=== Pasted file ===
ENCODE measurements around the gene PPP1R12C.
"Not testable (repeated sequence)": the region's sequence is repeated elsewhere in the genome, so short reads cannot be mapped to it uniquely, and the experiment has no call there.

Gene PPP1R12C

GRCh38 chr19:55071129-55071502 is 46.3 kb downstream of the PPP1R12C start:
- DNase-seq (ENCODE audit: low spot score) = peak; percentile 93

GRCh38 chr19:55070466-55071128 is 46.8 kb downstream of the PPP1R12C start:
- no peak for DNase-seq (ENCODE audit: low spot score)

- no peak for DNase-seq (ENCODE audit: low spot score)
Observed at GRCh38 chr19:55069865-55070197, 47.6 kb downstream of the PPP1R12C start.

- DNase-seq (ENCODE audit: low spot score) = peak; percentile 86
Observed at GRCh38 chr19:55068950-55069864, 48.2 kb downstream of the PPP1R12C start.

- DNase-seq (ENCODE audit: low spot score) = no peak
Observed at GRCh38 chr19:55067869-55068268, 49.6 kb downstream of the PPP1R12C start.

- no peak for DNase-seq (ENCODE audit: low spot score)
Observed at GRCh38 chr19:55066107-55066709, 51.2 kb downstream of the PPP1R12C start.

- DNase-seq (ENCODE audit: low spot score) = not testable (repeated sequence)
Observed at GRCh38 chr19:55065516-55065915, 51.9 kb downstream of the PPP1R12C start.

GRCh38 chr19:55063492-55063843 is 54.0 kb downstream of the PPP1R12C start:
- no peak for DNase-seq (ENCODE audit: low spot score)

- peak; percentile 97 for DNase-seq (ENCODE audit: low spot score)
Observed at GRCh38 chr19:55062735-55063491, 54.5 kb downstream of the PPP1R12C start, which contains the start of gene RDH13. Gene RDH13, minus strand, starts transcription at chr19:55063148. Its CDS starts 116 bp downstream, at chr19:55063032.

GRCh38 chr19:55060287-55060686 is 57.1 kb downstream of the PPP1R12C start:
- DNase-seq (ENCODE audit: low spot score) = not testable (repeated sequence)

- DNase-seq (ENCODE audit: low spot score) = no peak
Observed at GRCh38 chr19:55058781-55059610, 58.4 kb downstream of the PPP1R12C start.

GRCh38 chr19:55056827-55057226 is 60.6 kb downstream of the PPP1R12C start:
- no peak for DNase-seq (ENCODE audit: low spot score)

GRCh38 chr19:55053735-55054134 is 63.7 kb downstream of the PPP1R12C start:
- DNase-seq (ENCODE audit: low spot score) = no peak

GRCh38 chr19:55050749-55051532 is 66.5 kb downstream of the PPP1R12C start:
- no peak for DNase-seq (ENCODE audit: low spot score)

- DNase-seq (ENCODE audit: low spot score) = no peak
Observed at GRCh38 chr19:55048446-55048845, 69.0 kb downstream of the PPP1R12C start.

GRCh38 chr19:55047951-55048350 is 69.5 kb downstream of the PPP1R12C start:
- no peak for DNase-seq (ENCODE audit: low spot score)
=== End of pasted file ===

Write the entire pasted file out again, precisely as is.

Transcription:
ENCODE measurements around the gene PPP1R12C.
"Not testable (repeated sequence)": the region's sequence is repeated elsewhere in the genome, so short reads cannot be mapped to it uniquely, and the experiment has no call there.

Gene PPP1R12C

GRCh38 chr19:55071129-55071502 is 46.3 kb downstream of the PPP1R12C start:
- DNase-seq (ENCODE audit: low spot score) = peak; percentile 93

GRCh38 chr19:55070466-55071128 is 46.8 kb downstream of the PPP1R12C start:
- no peak for DNase-seq (ENCODE audit: low spot score)

- no peak for DNase-seq (ENCODE audit: low spot score)
Observed at GRCh38 chr19:55069865-55070197, 47.6 kb downstream of the PPP1R12C start.

- DNase-seq (ENCODE audit: low spot score) = peak; percentile 86
Observed at GRCh38 chr19:55068950-55069864, 48.2 kb downstream of the PPP1R12C start.

- DNase-seq (ENCODE audit: low spot score) = no peak
Observed at GRCh38 chr19:55067869-55068268, 49.6 kb downstream of the PPP1R12C start.

- no peak for DNase-seq (ENCODE audit: low spot score)
Observed at GRCh38 chr19:55066107-55066709, 51.2 kb downstream of the PPP1R12C start.

- DNase-seq (ENCODE audit: low spot score) = not testable (repeated sequence)
Observed at GRCh38 chr19:55065516-55065915, 51.9 kb downstream of the PPP1R12C start.

GRCh38 chr19:55063492-55063843 is 54.0 kb downstream of the PPP1R12C start:
- no peak for DNase-seq (ENCODE audit: low spot score)

- peak; percentile 97 for DNase-seq (ENCODE audit: low spot score)
Observed at GRCh38 chr19:55062735-55063491, 54.5 kb downstream of the PPP1R12C start, which contains the start of gene RDH13. Gene RDH13, minus strand, starts transcription at chr19:55063148. Its CDS starts 116 bp downstream, at chr19:55063032.

GRCh38 chr19:55060287-55060686 is 57.1 kb downstream of the PPP1R12C start:
- DNase-seq (ENCODE audit: low spot score) = not testable (repeated sequence)

- DNase-seq (ENCODE audit: low spot score) = no peak
Observed at GRCh38 chr19:55058781-55059610, 58.4 kb downstream of the PPP1R12C start.

GRCh38 chr19:55056827-55057226 is 60.6 kb downstream of the PPP1R12C start:
- no peak for DNase-seq (ENCODE audit: low spot score)

GRCh38 chr19:55053735-55054134 is 63.7 kb downstream of the PPP1R12C start:
- DNase-seq (ENCODE audit: low spot score) = no peak

GRCh38 chr19:55050749-55051532 is 66.5 kb downstream of the PPP1R12C start:
- no peak for DNase-seq (ENCODE audit: low spot score)

- DNase-seq (ENCODE audit: low spot score) = no peak
Observed at GRCh38 chr19:55048446-55048845, 69.0 kb downstream of the PPP1R12C start.

GRCh38 chr19:55047951-55048350 is 69.5 kb downstream of the PPP1R12C start:
- no peak for DNase-seq (ENCODE audit: low spot score)